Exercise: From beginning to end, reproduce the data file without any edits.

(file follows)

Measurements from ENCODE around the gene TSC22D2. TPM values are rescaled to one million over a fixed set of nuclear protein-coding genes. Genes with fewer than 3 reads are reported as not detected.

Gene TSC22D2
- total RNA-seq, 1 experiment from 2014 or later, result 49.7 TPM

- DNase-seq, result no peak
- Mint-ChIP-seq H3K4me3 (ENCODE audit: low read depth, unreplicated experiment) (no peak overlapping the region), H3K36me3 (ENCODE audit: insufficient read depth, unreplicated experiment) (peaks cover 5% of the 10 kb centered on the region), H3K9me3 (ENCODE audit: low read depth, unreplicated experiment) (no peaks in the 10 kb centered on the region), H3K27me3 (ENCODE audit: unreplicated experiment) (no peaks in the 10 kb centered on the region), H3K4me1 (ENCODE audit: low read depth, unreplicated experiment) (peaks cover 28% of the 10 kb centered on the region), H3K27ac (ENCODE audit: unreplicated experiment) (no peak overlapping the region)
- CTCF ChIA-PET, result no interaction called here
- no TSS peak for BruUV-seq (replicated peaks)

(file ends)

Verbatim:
Measurements from ENCODE around the gene TSC22D2. TPM values are rescaled to one million over a fixed set of nuclear protein-coding genes. Genes with fewer than 3 reads are reported as not detected.

Gene TSC22D2
- total RNA-seq, 1 experiment from 2014 or later, result 49.7 TPM

- DNase-seq, result no peak
- Mint-ChIP-seq H3K4me3 (ENCODE audit: low read depth, unreplicated experiment) (no peak overlapping the region), H3K36me3 (ENCODE audit: insufficient read depth, unreplicated experiment) (peaks cover 5% of the 10 kb centered on the region), H3K9me3 (ENCODE audit: low read depth, unreplicated experiment) (no peaks in the 10 kb centered on the region), H3K27me3 (ENCODE audit: unreplicated experiment) (no peaks in the 10 kb centered on the region), H3K4me1 (ENCODE audit: low read depth, unreplicated experiment) (peaks cover 28% of the 10 kb centered on the region), H3K27ac (ENCODE audit: unreplicated experiment) (no peak overlapping the region)
- CTCF ChIA-PET, result no interaction called here
- no TSS peak for BruUV-seq (replicated peaks)